Tuesday, September 11, 2012

Stamping on Iron-on Transfers

Stamps are great on fabric, but sometimes coloring techniques are tough - especially when the fabric has a heavy weave.  Even T-shirt material can be a challenge to get nice coverage with markers or paint.  For this reason, I like to stamp on transfer paper and then iron the design onto fabric.  For this demonstration I'm using Inkjet transfer paper with a "soft hand".  There are several brands on the market for this.  Just be sure to get transfer paper that says "for white or light fabrics".
The transfer paper I'm using has a white side and a blue side.  We will be working on the front of the transfer paper - the white side.

When you iron your transfer to your fabric, you will be turning this upside down (blue side up, in this case), so to some extent you need to work your design in reverse.  You will want to stamp the front, focal parts of your design first and backgrounds last.  I began by stamping my butterfly from "Happily Grateful" stamp set in Palette Ink - Noir.

Then I used Copic markers to color in the wings.  You can do shading on the transfer paper.  Just be careful not to over saturate the paper or overwork a particular spot.  If the white coating starts flaking or scraping away from the backing, you've over worked that area.

I stamped my background stamp, "Victorian Vines",  in Palette Ink - Jardin Moss.  I did not ink the stamp in the approximate area that would end up on top of the butterfly.  Even though this will be in the background when I iron the transfer on, I did not want the dark green leaves to show through the white or light purple areas of the butterfly.

I used a large dobber to add a tint of color with Pallet Inks Chartreuse and Seascape.

I then trimmed the transfer paper down to the size I wanted for my transfer.  In this case it was down to the edges of the background stamp.

Now for the fun part.....Though I love to use this technique for T-shirts, this time around I've cut up a pair of my daughter's old white jeans.  Why I thought white jeans were a good idea for a 7 year old, I don't know, but when she was done with them they were way too stained to even send to Goodwill.  I did manage to find a stain-free section big enough for my image.  I cut it about 1" longer and wider than my image and then ran it through the washer and dryer to fray the edges.
To iron your image on, you'll want to work on a hard surface.  I use a small wooden cutting board.  You'll need to put some pressure on the iron, so working on an ironing board pad is not recommended - a table or counter top works best.  Iron the image, face down to your fabric, according to the instructions for your transfer paper.  Check the image by lifting up one corner of the transfer paper.  If the image has transferred to the fabric, carefully peel back the rest of the paper.  If the image has not transferred, repeat the ironing process.  You may need to turn up the heat on your iron, iron longer or use more downward pressure.  You may want to practice on some scrap fabric until you get a feel for it.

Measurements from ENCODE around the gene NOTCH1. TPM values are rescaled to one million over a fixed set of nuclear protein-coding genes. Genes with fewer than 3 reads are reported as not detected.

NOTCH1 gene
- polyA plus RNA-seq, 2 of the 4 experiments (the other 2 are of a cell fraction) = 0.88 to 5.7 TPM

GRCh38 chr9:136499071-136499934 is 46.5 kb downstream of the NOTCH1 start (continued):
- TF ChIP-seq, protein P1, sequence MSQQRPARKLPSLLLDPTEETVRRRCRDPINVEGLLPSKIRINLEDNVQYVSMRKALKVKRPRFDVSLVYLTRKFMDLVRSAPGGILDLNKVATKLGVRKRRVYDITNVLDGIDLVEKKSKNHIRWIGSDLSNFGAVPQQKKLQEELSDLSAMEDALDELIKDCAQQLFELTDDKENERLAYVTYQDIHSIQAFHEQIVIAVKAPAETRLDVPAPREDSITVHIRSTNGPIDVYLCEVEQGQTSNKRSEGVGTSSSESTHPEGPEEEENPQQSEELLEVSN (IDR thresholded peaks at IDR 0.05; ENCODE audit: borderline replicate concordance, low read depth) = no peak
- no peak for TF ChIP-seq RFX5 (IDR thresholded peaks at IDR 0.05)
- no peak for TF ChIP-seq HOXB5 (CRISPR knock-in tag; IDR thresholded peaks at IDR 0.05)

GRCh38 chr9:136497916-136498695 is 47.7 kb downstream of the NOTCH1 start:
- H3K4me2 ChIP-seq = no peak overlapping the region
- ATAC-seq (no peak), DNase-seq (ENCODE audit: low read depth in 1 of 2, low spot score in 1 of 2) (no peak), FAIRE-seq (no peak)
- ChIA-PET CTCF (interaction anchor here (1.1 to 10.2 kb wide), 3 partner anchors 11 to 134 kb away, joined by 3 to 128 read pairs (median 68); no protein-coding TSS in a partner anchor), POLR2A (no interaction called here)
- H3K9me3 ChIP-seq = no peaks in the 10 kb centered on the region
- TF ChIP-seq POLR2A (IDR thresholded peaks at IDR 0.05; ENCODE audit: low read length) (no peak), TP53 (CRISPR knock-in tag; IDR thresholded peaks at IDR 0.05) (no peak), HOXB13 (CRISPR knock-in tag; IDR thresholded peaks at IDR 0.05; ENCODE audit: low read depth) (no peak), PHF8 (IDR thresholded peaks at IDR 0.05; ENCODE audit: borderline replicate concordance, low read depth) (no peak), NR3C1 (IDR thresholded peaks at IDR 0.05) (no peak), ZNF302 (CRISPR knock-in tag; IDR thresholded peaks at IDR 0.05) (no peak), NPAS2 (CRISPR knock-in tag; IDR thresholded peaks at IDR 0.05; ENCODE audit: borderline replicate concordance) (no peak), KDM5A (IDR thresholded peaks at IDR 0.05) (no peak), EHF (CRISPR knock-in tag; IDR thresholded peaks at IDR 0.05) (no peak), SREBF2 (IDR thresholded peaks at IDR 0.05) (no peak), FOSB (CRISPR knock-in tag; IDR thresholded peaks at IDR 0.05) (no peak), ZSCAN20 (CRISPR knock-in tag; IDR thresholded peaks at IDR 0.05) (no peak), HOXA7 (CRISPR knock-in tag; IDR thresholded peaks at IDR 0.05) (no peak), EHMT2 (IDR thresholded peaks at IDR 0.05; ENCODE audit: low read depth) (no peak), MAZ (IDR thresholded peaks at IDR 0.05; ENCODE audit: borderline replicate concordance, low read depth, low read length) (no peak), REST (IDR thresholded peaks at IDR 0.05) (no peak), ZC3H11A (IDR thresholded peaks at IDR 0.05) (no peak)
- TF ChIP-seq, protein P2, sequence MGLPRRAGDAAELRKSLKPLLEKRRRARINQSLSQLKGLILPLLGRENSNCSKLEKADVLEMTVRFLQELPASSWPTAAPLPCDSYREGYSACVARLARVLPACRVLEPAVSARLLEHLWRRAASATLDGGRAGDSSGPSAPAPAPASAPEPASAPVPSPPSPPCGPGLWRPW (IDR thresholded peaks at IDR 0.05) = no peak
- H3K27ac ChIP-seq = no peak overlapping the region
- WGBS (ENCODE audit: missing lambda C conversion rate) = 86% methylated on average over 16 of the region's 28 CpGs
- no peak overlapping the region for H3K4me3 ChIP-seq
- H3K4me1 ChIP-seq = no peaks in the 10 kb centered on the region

I now have a stamped canvas that I can turn into a mixed media project, use in a mini-album, or other projects.  

1 - Do not use stamps with words on your iron-on transfer - they will come out backwards when you iron on.  If you want to add words to your stamped design you have a couple of options.  You can stamp on the back (blue side) of the transfer paper and then use a light box to trace the letters onto the front side.  Or you can wait until after you've transferred your design to fabric and stamp the words directly to the fabric.  Depending on the weave of your fabric, you may get a distressed look to your letters where the stamp does not connect to fabric fibers.

2 - If you are stamping on something you intend to wear, test your stamp ink to be sure it will hold up to washing.  Stamp on a piece of scrap cloth similar to what you'll be stamping on for your project and run it through the wash a few times.  I have used Palette inks and they seem to work very well.

I hope you'll try this stamping technique!

You can find a FREE download of this tutorial in the Red Rubber Designs store.


  1. Fabulous tutorial, KC. I can't wait to try this!

  2. That is so informational and easy to follow. Love your tutorial, Kc. I will definitely use this one. Great job!

  3. What a great tutorial KC. I have used transfer paper with images through the computer... I didn't know I could stamp and use copics on it! Thanks for the clear and concise tutorial on this KC. ;D

  4. I just love this design and the way you transferred it to the material. I'm always reluctant to try something like that for fear that I will mess it up completely.

    Also, thanks for visiting my blog and for the nice comments.

  5. Just beautiful, never thought of using copics to color the images!
    hugs Lynn


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